These and other aspects of the present invention will become apparent to one of ordinary skill in the art by reference to the remaining portions of the specification and the drawings.

DESCRIPTION OF THE PREFERRED EMBODIMENT Table of Contents

I. CONFIGURATION OF CALLER-ID DEVICE

II. DETAILED OPERATION

A. Caller-ID Memory Operation

B. Programming the Caller-ID Device

1. Important Caller Encoding/Recording

2. Reject Caller Encoding

3. Blocked-Caller Encoding

C. Processing Caller-ID Information

1. Important Caller Code Processing

2. Reject Caller Code Processing

3. Blocked-Caller Code Processing

D. Displaying Caller-ID Information for Call-Waiting Callers

E. Dialing Area Codes

I. CONFIGURATION OF CALLER-ID DEVICE

FIG. 1 is a block diagram of a caller-ID device 10 which embodies the present invention. It comprises a line modulation circuit 12 coupled to a controller 16, a line demodulation circuit 14 coupled to controller 16, a data storage unit 18 coupled to controller 16, a display unit 20 coupled to controller 16, a user interface 22 coupled to controller 16, a sound transducer 24 coupled to controller 16, a voice recorder/voice playback circuit 26 coupled to controller 16, and a timer 28 coupled to controller 16.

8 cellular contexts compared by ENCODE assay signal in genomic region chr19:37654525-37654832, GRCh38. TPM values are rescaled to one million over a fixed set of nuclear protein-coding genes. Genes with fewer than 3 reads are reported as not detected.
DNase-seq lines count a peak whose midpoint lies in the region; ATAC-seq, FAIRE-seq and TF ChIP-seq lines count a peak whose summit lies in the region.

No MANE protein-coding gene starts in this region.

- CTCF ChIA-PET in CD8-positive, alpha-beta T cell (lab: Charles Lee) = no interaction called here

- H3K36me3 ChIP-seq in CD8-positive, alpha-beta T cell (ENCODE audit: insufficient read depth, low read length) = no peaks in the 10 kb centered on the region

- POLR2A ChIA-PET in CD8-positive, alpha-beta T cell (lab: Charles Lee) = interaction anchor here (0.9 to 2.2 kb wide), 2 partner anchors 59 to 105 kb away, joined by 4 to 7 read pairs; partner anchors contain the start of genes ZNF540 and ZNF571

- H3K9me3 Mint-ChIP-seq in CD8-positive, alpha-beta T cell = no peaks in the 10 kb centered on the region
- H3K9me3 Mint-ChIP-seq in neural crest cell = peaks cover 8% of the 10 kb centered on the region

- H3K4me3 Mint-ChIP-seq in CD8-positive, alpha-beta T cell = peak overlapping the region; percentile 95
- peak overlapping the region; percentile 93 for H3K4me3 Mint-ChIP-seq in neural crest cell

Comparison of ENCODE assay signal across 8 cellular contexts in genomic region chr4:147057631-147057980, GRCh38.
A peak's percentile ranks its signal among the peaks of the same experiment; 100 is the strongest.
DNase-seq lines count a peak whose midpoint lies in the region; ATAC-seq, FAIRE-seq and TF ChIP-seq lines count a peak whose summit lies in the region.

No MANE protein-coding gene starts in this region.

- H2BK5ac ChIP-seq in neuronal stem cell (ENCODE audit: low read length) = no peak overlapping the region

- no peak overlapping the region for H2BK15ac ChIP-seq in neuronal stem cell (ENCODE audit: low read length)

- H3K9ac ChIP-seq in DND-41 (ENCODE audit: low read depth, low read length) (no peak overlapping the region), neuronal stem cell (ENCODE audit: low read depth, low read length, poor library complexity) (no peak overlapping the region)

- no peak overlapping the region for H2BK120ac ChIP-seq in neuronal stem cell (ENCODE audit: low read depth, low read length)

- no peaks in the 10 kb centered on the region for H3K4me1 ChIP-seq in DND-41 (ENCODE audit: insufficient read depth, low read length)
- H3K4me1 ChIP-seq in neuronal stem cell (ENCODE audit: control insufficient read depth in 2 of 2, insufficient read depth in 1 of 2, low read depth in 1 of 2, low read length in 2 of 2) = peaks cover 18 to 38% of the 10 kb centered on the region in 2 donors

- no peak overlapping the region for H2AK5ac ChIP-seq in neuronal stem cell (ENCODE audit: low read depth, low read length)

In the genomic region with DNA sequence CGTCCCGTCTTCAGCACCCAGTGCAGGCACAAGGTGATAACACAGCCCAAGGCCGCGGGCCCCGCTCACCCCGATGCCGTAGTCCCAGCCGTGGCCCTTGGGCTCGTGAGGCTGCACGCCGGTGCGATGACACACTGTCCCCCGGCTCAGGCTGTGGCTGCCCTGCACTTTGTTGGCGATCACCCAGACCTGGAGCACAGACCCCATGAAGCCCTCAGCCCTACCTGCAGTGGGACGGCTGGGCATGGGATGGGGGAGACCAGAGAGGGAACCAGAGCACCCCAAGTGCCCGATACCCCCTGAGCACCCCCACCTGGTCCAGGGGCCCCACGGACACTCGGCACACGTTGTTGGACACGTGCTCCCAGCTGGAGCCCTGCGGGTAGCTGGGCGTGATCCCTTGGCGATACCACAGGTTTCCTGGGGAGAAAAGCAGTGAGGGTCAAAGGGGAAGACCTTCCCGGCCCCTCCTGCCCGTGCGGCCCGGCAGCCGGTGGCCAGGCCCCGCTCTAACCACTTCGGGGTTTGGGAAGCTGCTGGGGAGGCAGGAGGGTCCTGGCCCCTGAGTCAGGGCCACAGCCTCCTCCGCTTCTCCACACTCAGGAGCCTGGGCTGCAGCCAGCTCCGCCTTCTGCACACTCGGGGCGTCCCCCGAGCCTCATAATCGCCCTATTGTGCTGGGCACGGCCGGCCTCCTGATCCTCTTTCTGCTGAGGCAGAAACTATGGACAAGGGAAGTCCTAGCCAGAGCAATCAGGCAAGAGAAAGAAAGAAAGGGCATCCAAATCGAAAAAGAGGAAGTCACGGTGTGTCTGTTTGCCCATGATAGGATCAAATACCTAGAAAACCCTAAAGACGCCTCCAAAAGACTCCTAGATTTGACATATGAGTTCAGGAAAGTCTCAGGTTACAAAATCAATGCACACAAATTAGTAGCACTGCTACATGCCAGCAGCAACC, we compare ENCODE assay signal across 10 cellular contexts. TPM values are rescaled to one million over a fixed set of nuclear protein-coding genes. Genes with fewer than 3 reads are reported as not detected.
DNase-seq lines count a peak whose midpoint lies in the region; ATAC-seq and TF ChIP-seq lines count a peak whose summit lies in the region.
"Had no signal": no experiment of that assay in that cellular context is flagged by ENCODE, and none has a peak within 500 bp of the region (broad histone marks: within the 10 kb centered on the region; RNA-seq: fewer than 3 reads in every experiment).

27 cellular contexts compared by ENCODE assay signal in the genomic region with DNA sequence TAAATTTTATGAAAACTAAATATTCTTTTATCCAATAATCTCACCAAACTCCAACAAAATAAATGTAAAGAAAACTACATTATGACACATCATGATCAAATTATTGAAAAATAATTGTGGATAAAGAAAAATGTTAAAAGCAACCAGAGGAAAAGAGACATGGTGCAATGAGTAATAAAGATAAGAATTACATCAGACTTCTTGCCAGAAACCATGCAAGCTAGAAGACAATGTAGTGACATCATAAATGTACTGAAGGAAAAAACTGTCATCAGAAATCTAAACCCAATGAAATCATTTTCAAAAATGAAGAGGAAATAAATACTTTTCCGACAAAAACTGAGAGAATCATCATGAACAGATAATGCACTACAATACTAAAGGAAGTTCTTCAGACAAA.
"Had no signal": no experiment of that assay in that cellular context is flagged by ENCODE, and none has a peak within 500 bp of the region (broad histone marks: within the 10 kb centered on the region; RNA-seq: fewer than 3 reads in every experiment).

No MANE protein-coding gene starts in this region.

Line modulation circuit 12 comprises polarity guard 30, dialing circuit 32 and speech network 34. In the preferred embodiment, the input of line modulation circuit 12 is coupled to controller 16 and the output is coupled to the "Tip and Ring" lines of a public switched telephone network (PSTN) (not shown). Line modulation circuit 12 receives data signals at its input and converts them into modulated signals suitable for transmission over the PSTN. The modulation techniques typically employed are frequency-shift keying (FSK) and dual-tone multi-frequency (DTMF) modulation; however, other modulation scheme may also be suitably employed. Dialing circuit 32 and speech network 34 are conventional circuits and, therefore, require no detailed explanation.